Archive for September, 2017

If You Think VCs Create Bubbles, Meet ICOs

Friday, September 22nd, 2017

In When A Business Is VC Funded, VC Is The Business, we saw how VCs – though not the startups in their portfolio of investments – are driven by traditional business metrics like profitability and ROI.

Contrary to common wisdom, the VC industry has a stellar track record on these conventional KPIs. In this post, I’ll explain why I say that.

First, let’s take profitability.

SoftBank is adequate testimony of the VC industry’s profitability. It’s no secret that many portfolio companies of the leading Japanese VC / PE company are running at a huge loss.


Despite that, SoftBank itself is the 19th most profitable company in the world (Source: 2017 FORTUNE GLOBAL 500).

Now let’s come to ROI.

In a traditional business, an investor earns steady returns on most of their investments. Whereas, in a VC business, 50% of investments are written off on startups that fail to scale. VCs recover 30% of their investments and, unlike in a traditional business, they make multibagger returns on the remaining 20% of their investments. As a result, a VC fund delivers an overall return of ~20% per year (Source: Steve Blank). This well exceeds the hurdle rate of hardnose investors like hedge funds and pension funds who have pumped in record sums of money into VC funds last year.

Given below are a few examples of the multibagger returns earned by VCs:

  • SAIF Partners’ $70M seed investment in PayTM, India’s #1 mobile wallet company, is now worth $2B  – despite the thousands of crores of losses made by PayTM (Source: Economic Times)
  • Leading Silicon Valley VC Sequoia made 50X return from its $60M investment in WhatsApp when the latter was acquired by Facebook for $19B – despite the fact that WhatsApp had measly revenues of $36M at the time (Source: Techcrunch)
  • For all the blame that Tiger Global Management gets for causing the cash burn in Indian ecommerce, the New York VC’s $1B investment in Flipkart is currently worth $3B (Source: Economic Times)
  • Altimeter Capital, General Atlantic, and the remaining Series F investors took only 15 months to double their investments in AppDynamics. When Cisco acquired AppDynamics for $3.7B, the Silicon Valley application monitoring startup had posted whopping losses on sales of $130M (Source: CNBC)
  • And, in what is perhaps the mother of all investments at any stage of the VC investment model, angel investors earned 250X of their seed investment in Oyo Rooms (Source: Economic Times).

As you can see, multibagger returns span all stages of VC investments viz. Seed, Angel, Venture Capital (Series A, B and C), and Private Equity (Series D and E through to IPO). From this, it would appear that the critical success factor of the VC investment model lies in its ability to constanly pump up valuations over time and encash from the higher valuations from time to time. Wags call this approach “pump and dump”.

As Geoffrey Moore says in his article titled A Quantum Theory of Venture Capital Valuations, “The purpose of a round of venture funding is to get your company from one valuation state to the next.” When they see how the VC investment model pours money to drive up valuation, the man on the street tends to believe that it creates bubbles waiting to burst. While that belief is not misplaced, fact is:

  1. Valuations of VC-funded startups have remained fairly stable so far
  2. After doing down-rounds in the past, Flipkart and Zomato have enjoyed an uptick in their valuations in recent times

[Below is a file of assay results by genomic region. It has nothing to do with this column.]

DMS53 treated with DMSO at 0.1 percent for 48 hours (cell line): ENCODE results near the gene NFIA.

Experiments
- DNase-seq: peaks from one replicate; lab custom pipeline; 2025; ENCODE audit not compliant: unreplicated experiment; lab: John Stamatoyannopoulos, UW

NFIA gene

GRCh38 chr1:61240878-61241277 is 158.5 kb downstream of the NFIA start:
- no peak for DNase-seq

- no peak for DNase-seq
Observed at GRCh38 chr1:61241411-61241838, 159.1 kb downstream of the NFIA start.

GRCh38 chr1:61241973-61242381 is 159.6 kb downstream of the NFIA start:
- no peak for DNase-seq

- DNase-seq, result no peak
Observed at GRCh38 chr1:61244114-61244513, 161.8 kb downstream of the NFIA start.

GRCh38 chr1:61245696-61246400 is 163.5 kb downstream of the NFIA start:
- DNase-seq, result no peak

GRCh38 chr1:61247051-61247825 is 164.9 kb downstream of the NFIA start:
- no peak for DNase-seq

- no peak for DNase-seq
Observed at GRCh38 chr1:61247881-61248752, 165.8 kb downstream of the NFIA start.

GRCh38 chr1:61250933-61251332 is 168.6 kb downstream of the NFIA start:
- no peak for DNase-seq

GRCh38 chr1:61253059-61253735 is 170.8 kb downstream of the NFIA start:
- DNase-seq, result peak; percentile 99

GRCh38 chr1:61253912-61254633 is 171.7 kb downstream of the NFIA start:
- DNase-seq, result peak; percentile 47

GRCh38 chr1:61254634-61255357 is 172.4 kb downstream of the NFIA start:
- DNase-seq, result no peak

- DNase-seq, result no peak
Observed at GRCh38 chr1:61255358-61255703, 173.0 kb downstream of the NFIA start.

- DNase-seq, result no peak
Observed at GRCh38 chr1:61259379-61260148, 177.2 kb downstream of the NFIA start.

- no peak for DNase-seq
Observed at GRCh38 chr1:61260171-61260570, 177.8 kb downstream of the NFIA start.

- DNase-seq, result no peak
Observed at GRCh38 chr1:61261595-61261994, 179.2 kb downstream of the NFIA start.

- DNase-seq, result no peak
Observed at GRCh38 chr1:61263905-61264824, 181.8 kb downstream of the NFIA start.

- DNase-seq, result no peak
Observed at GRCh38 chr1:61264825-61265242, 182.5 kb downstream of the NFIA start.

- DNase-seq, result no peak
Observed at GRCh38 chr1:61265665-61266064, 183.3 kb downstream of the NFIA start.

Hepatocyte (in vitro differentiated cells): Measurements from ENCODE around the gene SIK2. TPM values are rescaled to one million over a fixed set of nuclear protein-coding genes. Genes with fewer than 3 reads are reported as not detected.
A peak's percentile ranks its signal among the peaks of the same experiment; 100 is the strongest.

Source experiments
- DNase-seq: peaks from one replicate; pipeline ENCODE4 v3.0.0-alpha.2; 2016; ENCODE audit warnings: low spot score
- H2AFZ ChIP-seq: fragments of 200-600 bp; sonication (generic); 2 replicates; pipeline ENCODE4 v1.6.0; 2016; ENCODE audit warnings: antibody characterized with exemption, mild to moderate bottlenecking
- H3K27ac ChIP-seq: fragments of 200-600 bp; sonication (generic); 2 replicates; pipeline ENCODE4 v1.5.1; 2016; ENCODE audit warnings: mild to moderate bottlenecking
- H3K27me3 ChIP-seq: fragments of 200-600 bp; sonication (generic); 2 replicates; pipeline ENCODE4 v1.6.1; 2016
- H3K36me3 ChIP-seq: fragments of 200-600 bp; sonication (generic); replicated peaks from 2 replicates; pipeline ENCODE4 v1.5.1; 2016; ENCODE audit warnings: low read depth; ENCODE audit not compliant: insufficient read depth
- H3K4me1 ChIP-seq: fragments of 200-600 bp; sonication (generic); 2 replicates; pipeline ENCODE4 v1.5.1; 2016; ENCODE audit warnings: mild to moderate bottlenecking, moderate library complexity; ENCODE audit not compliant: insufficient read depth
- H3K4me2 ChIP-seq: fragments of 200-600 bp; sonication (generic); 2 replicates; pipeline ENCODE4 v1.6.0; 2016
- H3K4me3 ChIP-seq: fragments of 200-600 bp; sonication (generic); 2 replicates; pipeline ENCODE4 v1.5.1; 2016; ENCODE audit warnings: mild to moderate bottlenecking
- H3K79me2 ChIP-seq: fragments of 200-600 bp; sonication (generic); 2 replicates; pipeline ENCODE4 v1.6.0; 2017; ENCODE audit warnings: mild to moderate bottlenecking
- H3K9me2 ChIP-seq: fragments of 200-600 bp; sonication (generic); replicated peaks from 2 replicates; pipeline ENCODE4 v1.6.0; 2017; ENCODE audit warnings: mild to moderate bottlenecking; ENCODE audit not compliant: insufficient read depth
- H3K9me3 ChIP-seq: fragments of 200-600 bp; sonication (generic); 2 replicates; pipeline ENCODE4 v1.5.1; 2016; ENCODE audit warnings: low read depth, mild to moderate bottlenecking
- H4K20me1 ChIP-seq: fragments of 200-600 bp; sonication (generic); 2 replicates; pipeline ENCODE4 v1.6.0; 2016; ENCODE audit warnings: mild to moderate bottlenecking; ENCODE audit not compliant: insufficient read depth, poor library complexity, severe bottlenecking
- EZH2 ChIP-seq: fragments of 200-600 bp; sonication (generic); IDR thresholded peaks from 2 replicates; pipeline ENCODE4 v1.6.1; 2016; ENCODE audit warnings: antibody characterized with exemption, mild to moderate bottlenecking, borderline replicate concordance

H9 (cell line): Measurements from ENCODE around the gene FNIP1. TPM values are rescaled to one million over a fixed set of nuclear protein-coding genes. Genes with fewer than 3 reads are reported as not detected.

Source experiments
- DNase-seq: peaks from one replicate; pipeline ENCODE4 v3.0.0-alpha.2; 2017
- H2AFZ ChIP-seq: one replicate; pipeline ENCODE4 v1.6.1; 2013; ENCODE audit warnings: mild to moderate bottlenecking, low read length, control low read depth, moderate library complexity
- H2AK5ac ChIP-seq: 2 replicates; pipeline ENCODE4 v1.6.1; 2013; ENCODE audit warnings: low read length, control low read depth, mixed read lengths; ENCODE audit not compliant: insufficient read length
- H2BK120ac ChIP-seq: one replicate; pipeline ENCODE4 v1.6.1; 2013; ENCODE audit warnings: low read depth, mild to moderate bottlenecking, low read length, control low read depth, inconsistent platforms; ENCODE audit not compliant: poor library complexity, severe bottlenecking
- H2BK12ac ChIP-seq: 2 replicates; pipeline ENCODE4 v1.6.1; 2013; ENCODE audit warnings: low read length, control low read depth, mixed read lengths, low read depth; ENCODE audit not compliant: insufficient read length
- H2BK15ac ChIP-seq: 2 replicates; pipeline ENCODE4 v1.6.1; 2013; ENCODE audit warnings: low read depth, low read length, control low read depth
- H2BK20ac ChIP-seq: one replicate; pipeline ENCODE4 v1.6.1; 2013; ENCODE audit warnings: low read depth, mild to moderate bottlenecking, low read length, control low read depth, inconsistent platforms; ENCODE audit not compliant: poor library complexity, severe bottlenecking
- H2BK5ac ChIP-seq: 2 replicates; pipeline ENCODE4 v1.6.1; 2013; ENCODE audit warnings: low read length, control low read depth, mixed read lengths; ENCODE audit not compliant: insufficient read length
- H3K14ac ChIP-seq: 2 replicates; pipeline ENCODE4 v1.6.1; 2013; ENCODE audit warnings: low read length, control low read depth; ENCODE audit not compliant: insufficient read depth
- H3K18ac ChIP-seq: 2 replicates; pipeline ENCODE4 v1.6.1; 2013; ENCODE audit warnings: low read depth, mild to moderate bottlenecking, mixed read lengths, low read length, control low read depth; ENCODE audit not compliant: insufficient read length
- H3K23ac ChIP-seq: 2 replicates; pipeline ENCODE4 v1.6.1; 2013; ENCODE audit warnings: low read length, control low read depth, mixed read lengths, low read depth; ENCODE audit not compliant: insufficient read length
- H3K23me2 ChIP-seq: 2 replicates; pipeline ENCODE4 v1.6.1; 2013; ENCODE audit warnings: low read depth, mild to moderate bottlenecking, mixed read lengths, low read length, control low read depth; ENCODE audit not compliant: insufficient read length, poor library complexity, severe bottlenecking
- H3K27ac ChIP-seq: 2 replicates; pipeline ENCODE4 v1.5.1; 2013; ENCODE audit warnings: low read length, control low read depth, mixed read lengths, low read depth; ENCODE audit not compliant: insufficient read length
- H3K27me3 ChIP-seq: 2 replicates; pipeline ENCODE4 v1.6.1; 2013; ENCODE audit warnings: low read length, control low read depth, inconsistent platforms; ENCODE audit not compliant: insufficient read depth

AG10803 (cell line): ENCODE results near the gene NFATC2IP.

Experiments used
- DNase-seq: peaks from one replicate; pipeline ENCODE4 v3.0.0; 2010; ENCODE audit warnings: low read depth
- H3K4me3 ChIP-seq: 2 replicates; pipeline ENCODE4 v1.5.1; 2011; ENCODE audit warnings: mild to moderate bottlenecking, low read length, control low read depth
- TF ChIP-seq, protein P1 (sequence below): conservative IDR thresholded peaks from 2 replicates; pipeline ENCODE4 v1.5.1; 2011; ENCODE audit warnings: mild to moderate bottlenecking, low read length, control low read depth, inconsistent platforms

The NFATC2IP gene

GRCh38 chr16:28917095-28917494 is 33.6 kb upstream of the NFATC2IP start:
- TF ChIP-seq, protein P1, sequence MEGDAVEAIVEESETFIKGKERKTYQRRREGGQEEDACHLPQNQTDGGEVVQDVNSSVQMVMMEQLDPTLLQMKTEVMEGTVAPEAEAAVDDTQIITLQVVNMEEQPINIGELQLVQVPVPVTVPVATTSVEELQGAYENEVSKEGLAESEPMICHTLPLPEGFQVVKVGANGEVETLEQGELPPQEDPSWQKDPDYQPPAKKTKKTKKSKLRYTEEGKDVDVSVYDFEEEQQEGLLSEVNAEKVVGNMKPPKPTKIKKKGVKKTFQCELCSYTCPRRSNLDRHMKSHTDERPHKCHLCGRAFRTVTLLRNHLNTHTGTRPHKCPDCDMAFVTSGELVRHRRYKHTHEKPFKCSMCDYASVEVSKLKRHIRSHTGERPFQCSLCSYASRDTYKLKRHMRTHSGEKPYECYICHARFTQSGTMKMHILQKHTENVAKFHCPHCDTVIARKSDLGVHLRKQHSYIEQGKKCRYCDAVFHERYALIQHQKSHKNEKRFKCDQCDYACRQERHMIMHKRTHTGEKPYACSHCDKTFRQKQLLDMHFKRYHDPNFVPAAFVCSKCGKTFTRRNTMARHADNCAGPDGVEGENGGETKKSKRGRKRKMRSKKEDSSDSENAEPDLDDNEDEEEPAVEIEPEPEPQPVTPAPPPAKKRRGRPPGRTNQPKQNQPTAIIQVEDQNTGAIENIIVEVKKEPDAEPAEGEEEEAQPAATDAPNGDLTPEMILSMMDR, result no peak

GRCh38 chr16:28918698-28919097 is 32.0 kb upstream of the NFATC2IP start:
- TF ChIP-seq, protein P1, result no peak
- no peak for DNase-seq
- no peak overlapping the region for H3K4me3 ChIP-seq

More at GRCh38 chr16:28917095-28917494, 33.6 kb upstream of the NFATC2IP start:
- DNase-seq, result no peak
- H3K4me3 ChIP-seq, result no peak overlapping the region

3. Once a startup does an IPO, the parcel is passed on to the common man
  4. Even if the music stops eventually, lots of people in the VC ecosystem will have made tons of money by then.

Not surprisingly, the VC investment model has stood the test of time and attracted a record amount of investment from Limited Partners in recent times.

Not just globally but also in India. According to Times of India, “nearly $15 billion of funds is lying as dry powder, the highest amount of free cash to date sitting and waiting to be invested in Indian ventures.”

If you’re still skeptical about the VC model, meet Initial Coin Offering.

This new kid on the blockchain allows startups to raise funds without even a product, let alone pageviews, installs, bookings and other vanity metrics. Investors plonk down millions to buy digital tokens sold by a startup on the basis of a white paper that explains its vision of a futuristic product.

If you thought VC was speculative, ICOs take speculation to the next level.


When I titled the first post in this series “When A Business Is VC Funded, VC Is The Business”, I paraphrased the famous saying “When a product is free, the user is the product” to the VC world.

You may ask, “What happens to the startup in this world?”

Well, the startup becomes an asset class.

This was implicit in the VC world. ICO makes it obvious.

When A Business Is VC Funded, VC Is The Business

Friday, September 15th, 2017

A couple of years ago, virtually every driver of my Uber and Ola taxi rides used to praise the two cab aggregators to high heavens for paying them huge incentives. Many of them would ask me how these startups could afford to shell out that kind of money when they were collecting less than half of that amount in fares. I used to tell them that they got oodles of cash from VCs and explain how the venture capital model was driven more by bookings than revenues or profits.

Cue to the present day. There’s still a lot of mystery shrouding VC funding.

I regularly come across hordes of people during events and on social media accusing VCs of ruining the market by promoting discounts and cash burn. Some of the haters have even gone so far as to suggest that the government should ban VCs.

In this post, I’ll share my thoughts on why this belief is wrong and explain my understanding of how the VC investment model works.